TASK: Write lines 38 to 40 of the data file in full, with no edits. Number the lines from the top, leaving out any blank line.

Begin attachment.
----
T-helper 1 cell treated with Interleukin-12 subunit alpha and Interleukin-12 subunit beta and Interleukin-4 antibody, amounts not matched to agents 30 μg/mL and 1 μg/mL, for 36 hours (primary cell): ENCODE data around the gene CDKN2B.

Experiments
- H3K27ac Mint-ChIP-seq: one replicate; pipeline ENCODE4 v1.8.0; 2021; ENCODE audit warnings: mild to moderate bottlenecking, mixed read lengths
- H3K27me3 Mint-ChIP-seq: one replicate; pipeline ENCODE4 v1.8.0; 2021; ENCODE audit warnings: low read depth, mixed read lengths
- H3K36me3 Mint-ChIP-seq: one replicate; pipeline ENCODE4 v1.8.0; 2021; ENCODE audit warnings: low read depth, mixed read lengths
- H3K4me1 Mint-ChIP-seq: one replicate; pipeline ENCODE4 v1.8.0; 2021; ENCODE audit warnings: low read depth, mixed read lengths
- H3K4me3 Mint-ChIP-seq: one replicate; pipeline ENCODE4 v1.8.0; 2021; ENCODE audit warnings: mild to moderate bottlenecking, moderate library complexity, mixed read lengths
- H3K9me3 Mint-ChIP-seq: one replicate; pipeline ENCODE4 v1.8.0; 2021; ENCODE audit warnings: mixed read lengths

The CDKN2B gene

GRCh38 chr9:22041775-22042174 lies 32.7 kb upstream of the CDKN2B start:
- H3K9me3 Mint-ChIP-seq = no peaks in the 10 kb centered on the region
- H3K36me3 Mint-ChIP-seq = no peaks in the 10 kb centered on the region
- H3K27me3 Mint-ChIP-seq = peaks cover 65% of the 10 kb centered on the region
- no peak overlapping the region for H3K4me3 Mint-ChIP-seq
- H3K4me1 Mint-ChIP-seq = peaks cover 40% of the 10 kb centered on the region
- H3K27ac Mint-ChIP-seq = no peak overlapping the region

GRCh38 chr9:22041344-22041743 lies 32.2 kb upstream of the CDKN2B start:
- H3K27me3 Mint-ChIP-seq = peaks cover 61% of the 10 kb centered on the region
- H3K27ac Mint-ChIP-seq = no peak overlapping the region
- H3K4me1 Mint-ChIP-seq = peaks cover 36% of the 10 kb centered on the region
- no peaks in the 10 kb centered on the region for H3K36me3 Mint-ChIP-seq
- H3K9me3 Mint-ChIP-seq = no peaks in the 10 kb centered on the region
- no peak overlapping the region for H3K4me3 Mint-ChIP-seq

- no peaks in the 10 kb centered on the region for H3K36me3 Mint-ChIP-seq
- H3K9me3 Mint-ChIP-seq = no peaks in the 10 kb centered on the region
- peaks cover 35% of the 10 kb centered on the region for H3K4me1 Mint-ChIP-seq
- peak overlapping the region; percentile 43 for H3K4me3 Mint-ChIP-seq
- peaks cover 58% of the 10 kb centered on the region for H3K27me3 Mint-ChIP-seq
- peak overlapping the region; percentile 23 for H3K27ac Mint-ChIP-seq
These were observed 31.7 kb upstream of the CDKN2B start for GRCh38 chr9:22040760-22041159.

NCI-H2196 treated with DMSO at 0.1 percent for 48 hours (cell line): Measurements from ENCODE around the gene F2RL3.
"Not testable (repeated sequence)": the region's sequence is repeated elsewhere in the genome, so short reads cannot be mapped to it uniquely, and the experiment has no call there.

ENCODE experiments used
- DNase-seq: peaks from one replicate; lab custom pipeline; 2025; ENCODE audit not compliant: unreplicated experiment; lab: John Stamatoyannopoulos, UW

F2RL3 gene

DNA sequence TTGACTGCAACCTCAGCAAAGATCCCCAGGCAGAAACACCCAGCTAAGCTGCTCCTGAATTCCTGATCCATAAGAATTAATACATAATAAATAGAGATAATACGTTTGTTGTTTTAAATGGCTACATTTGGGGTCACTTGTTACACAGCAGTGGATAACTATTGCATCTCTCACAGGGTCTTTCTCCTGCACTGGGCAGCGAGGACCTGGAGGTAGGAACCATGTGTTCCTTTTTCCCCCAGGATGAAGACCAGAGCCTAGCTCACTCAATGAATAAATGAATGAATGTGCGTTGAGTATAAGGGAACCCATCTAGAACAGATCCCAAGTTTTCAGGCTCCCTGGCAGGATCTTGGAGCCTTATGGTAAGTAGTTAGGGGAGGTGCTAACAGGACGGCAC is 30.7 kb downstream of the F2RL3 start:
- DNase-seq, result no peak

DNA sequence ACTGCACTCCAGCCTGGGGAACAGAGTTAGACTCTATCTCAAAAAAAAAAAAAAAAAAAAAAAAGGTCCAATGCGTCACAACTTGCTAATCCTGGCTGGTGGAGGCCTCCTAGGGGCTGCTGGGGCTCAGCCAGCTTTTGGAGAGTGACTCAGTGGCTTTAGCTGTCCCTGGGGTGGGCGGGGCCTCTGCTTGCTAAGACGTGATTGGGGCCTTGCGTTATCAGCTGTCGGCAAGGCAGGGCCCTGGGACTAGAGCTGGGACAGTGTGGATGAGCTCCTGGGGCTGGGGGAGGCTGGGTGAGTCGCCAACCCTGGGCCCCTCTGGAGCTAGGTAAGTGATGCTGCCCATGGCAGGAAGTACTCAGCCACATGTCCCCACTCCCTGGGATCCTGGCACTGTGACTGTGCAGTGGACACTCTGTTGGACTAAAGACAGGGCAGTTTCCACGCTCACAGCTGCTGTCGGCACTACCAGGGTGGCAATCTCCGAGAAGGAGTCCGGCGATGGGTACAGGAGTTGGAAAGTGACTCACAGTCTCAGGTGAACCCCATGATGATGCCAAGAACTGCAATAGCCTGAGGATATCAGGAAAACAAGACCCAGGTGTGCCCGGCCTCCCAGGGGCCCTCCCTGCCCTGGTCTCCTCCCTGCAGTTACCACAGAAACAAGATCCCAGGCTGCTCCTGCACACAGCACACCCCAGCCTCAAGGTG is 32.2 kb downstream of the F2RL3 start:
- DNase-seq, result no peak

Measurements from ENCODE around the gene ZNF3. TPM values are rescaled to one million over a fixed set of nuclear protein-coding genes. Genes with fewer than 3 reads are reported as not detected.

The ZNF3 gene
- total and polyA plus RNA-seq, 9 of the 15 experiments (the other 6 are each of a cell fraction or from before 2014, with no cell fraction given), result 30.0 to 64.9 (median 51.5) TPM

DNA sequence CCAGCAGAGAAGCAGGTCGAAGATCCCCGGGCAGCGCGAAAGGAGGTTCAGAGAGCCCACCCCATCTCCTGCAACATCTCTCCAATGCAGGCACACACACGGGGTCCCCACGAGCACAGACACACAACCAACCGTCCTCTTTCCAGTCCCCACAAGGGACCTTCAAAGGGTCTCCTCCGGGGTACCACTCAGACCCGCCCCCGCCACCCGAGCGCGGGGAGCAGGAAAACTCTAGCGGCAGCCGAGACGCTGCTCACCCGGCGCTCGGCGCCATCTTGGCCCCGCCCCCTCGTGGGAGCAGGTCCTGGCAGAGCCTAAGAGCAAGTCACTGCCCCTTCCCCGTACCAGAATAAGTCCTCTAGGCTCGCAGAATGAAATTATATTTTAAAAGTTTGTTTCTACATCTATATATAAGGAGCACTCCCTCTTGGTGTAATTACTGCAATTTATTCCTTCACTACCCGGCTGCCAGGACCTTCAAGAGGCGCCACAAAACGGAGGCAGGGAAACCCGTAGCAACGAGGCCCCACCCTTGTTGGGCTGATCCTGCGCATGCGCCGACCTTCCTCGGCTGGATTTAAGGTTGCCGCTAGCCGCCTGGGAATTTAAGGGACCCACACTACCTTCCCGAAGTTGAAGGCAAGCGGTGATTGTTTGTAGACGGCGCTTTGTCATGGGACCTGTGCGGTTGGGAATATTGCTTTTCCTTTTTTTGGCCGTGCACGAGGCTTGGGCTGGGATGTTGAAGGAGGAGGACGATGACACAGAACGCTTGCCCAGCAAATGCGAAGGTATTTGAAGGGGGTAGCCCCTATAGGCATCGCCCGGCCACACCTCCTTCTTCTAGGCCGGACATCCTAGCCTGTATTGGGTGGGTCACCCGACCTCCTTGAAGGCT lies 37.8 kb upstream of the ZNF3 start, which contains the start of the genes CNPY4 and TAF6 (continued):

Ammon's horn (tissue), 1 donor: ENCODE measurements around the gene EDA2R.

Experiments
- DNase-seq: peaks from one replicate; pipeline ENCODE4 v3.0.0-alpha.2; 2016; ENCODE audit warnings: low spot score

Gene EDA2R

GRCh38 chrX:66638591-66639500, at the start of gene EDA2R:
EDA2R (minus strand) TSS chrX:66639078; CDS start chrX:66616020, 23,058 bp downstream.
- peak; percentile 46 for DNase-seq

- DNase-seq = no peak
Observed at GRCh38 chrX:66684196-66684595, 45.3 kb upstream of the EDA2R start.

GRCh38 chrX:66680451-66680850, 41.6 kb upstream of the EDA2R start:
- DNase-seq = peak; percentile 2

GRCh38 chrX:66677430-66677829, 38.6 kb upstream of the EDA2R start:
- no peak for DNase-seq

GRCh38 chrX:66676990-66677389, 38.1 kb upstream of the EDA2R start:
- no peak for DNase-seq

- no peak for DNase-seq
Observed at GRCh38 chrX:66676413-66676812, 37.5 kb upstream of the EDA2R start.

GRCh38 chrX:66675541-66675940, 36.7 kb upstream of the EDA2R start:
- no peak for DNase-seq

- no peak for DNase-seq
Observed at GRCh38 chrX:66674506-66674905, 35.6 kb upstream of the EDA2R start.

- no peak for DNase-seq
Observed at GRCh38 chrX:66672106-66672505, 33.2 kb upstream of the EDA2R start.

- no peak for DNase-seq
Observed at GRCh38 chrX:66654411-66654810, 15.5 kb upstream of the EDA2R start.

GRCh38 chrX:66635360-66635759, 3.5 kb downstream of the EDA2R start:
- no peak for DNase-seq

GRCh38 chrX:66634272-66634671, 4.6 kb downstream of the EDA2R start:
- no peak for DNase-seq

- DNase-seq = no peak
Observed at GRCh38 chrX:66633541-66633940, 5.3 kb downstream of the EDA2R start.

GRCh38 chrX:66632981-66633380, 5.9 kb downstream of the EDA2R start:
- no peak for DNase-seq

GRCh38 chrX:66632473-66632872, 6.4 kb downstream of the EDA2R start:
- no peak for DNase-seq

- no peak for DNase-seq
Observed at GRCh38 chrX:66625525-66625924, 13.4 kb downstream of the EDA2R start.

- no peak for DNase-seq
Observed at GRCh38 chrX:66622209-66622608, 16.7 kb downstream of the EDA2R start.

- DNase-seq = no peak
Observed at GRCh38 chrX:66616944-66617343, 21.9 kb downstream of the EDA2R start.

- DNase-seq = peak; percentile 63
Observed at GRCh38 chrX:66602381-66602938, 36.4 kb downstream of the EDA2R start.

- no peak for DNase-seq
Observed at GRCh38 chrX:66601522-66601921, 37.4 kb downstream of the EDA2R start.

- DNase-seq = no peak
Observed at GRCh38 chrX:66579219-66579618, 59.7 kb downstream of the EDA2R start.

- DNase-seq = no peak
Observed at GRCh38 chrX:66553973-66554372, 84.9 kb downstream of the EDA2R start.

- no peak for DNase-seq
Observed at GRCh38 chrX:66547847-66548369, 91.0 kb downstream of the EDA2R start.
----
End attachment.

DNA sequence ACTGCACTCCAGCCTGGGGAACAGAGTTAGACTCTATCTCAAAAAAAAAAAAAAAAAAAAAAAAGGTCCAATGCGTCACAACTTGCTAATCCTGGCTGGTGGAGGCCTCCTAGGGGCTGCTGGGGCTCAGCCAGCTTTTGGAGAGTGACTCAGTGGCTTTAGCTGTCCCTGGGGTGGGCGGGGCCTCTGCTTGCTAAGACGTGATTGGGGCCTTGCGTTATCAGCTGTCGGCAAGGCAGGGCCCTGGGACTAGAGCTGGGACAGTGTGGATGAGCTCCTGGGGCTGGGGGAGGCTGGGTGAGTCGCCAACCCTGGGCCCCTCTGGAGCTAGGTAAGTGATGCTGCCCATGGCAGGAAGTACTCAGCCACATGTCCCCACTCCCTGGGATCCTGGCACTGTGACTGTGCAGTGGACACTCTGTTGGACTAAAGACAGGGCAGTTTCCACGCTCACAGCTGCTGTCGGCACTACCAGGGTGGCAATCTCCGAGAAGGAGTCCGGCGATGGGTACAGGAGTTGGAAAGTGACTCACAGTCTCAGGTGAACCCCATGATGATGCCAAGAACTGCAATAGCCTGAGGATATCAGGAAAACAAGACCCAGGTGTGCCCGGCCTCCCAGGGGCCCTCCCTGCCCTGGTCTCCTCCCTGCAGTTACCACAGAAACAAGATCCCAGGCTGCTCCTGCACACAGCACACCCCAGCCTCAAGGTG is 32.2 kb downstream of the F2RL3 start:
- DNase-seq, result no peak

Measurements from ENCODE around the gene ZNF3. TPM values are rescaled to one million over a fixed set of nuclear protein-coding genes. Genes with fewer than 3 reads are reported as not detected.